This lively work makes a case not often advanced these days: that the United States owes much to thinking men and women from the days of the Puritans until after the Civil War. Goetzmann, winner of the Pulitzer and Francis Parkman prizes for Explorations and Empires, robustly challenges those who scorn the role of thinkers and contend that the nation was built only by "doers." He provides a history of lines of thought owing much to Europe but rooted firmly in native ground. Although he tries to knit together his story with a theme of growing American cosmopolitanism and openness to new knowledge, what gives coherence to Goetzmann's survey is the seriousness with which he treats every figure. John Winthrop, James Madison, Margaret Fuller, Frederick Douglass: they and countless others, many scarcely known (including scientists, often omitted from studies of American thought) tread these pages. The result is an authoritative, readable survey of what from others' pens has proved heavy going. Unfortunately, despite his subtitle Goetzmann fails to cover the Pragmatists, arguably the nation's most distinctive thinkers. (Mar.)Copyright © Reed Business Information, a division of Reed Elsevier Inc. All rights reserved.
Goetzmann's sweeping survey views American thought as cosmopolitan and utopian. He points out that American thought was not isolated from politics, and the American republic lionized military heroes like George Washington and Andrew Jackson. American imperial ventures often had defensive motivations: Americans saw themselves under threat from the European powers. In contrast to Frederick Jackson Turner (The Frontier in American History), Goetzmann maintains that American thought did not depend uniquely on an open frontier. To the contrary, Americans synthesized European ideas, developing them in new ways. An excellent chapter shows how Ralph Waldo Emerson developed from German idealist philosophy a new metaphysics for democracy and a religion of art. More generally, literature has often proved the principal vehicle of new ideas. Though most American thought has stressed progress, antebellum Southerners looked backward; and Goetzmann expertly presents the views of John C. Calhoun. In another chapter, "The Black Man as Intellectual," Goetzmann maintains black thinkers shared much of the worldview of the white majority. Goetzmann's wide coverage and arresting judgments make this essential for all collections.
Generally brisk but occasionally dense summary of American intellectual history from the Founding Fathers to the eve of the 20th century. Proceeding chronologically from Thomas Paine, Pulitzer Prize-winning historian Goetzmann (History and American Studies/Univ. of Texas; Explorations and Empire: The Explorer and the Scientist in the Winning of the West, 1965, etc.) covers both the familiar and the arcane. Into the former category fall analyses of the Stamp Act, the Declaration of Independence, the Constitution, Lewis and Clark, Andrew Jackson, and Lincoln and the Civil War, among many other well-known events and personalities. These are supplemented by, for example, illuminating commentary on The Impending Crisis in the South (1857), a now-obscure tract by North Carolinian Hinton Rowan Helper that attacked the plantation class and sold more than 150,000 copies, though it was banned in the South. Goetzmann does not slight literary history either, offering substantial sections on Irving, Cooper, Emerson, Hawthorne, Melville and other giants. The lack of endnotes can be frustrating, as when he contends that the teenaged Poe seduced a school friend's mother, who became the subject of his lovely poem, "To Helen." Readers cannot evaluate the plausibility of this encounter, which is not noted in standard biographies, since Goetzmann does not specify the source for his version. He does highlight some significant movements and moments in American cultural history, including the utopian efforts of the Shakers and the much lesser-known Modern Times settlement on Long Island. He also discusses the emergence of black intellectuals-Frederick Douglass, no surprise, receives major treatment-the rise ofthe women's-rights movement, abolition and the post-Civil War realists in American fiction, with Twain and James representing the movement's poles. Goetzmann ends with the 1893 Columbian Exposition in Chicago, noting that "America had reached a plateau of self-definition."Chockablock with fact and figure, an intelligent, informed treatment showing the United States as a great laboratory of cultural innovation.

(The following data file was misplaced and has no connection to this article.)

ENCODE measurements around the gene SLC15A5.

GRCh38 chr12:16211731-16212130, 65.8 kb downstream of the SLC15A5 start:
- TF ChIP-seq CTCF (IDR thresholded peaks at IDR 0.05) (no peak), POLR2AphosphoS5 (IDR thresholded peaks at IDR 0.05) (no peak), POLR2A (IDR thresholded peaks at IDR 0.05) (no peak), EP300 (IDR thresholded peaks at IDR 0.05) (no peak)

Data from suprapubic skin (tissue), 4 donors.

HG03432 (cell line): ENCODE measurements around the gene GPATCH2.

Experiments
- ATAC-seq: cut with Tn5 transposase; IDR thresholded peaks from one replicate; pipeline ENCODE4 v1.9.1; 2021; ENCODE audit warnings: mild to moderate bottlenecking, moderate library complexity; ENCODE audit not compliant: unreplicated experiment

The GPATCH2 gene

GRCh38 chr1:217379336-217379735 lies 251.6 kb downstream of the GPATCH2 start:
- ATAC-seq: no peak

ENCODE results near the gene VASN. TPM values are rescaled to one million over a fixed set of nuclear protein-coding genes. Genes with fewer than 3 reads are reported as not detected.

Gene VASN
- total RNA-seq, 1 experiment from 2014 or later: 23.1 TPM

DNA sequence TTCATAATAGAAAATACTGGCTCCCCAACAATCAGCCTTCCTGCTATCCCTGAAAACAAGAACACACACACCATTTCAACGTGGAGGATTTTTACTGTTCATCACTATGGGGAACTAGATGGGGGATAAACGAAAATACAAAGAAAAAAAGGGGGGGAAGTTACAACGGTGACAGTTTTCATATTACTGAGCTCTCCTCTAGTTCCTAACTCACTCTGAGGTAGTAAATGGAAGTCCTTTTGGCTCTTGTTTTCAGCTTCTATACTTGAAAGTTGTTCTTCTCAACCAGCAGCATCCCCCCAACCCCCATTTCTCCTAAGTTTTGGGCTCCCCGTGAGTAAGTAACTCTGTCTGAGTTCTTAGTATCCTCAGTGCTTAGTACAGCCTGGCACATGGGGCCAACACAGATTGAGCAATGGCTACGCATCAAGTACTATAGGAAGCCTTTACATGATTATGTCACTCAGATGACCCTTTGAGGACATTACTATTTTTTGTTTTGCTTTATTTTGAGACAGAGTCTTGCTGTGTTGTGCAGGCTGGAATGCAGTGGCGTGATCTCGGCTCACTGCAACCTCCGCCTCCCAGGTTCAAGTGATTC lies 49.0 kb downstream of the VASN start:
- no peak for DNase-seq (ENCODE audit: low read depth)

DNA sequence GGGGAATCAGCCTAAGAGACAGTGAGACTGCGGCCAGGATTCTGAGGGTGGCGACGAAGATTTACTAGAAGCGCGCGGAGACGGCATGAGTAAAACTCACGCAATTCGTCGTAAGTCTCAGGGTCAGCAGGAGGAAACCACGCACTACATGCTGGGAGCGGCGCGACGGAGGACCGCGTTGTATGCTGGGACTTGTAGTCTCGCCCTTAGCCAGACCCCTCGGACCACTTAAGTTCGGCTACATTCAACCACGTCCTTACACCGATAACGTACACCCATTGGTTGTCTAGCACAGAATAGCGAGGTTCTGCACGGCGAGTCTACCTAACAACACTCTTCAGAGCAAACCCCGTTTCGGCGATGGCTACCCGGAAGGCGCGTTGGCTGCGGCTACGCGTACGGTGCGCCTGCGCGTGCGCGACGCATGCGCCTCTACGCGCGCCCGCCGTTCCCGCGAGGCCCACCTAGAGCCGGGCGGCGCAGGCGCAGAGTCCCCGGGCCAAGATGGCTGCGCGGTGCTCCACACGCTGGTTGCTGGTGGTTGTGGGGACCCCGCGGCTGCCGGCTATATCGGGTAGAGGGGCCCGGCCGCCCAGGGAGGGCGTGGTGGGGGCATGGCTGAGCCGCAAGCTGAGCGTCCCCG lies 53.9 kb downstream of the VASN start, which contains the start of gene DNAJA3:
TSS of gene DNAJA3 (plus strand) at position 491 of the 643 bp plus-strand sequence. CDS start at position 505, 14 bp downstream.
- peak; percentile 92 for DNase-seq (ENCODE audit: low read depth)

New York Observer
“In Beyond the Revolution, intellectual historian William Goetzmann reminds us that the most brazen utopian ambition of them all had nothing to do with sex or rapture, but was rather founded in the radical provisions of ‘we the people' and those ‘certain inalienable rights.'”
New York Times Book Review
“[Goetzmann's] strange and valuable book
is richly populated with radicals and utopians who, with one eye on the innermost soul and the other on world history, created a tradition of open-ended experiment.”
Howard R. Lamar, Sterling Professor Emeritus of History, Yale University
“Beyond the Revolution is one of the most complete, wide-ranging, readable, and insightful accounts of American intellectuals we have ever had. It deserves to be recognized as a major classic history of American intellectuals to be read by every thinking American.”
“An excellent summary of American thought before the Civil War. It is sure to engage readers interested not only in the history of ideas but also in the history of the early nation.”
“We now have Goetzmann's life of learning distilled into what may be the capstone of his career to help us understand who we were.”